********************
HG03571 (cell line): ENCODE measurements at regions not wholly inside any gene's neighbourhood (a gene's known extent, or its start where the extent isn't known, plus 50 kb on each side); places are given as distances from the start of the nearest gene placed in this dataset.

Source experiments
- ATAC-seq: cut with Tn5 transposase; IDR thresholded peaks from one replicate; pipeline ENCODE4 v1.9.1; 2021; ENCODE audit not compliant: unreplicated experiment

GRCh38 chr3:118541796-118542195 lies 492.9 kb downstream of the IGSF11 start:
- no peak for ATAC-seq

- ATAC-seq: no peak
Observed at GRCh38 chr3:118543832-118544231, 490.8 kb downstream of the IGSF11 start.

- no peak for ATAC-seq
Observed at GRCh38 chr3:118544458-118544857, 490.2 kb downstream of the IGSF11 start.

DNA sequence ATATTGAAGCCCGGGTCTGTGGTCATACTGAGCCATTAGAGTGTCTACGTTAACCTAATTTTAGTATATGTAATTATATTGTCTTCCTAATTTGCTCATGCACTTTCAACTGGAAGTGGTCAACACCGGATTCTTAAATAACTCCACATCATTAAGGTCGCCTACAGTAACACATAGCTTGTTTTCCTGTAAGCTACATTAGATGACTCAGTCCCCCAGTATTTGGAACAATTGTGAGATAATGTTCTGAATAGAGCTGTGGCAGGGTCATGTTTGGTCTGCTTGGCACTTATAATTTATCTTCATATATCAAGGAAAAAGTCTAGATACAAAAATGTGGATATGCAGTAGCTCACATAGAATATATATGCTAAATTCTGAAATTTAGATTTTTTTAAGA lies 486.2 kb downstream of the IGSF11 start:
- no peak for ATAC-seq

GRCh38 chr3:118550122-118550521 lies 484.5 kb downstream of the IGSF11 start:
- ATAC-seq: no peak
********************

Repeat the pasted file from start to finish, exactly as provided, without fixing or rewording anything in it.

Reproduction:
HG03571 (cell line): ENCODE measurements at regions not wholly inside any gene's neighbourhood (a gene's known extent, or its start where the extent isn't known, plus 50 kb on each side); places are given as distances from the start of the nearest gene placed in this dataset.

Source experiments
- ATAC-seq: cut with Tn5 transposase; IDR thresholded peaks from one replicate; pipeline ENCODE4 v1.9.1; 2021; ENCODE audit not compliant: unreplicated experiment

GRCh38 chr3:118541796-118542195 lies 492.9 kb downstream of the IGSF11 start:
- no peak for ATAC-seq

- ATAC-seq: no peak
Observed at GRCh38 chr3:118543832-118544231, 490.8 kb downstream of the IGSF11 start.

- no peak for ATAC-seq
Observed at GRCh38 chr3:118544458-118544857, 490.2 kb downstream of the IGSF11 start.

DNA sequence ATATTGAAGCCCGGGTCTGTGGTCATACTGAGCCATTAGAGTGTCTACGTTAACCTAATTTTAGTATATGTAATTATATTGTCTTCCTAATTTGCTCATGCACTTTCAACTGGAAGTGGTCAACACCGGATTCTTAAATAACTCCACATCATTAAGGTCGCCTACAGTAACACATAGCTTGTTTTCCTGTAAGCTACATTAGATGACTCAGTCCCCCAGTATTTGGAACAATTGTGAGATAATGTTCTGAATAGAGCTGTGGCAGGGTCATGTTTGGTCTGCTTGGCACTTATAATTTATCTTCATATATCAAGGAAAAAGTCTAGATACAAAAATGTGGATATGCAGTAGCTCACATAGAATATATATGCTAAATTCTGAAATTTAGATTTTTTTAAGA lies 486.2 kb downstream of the IGSF11 start:
- no peak for ATAC-seq

GRCh38 chr3:118550122-118550521 lies 484.5 kb downstream of the IGSF11 start:
- ATAC-seq: no peak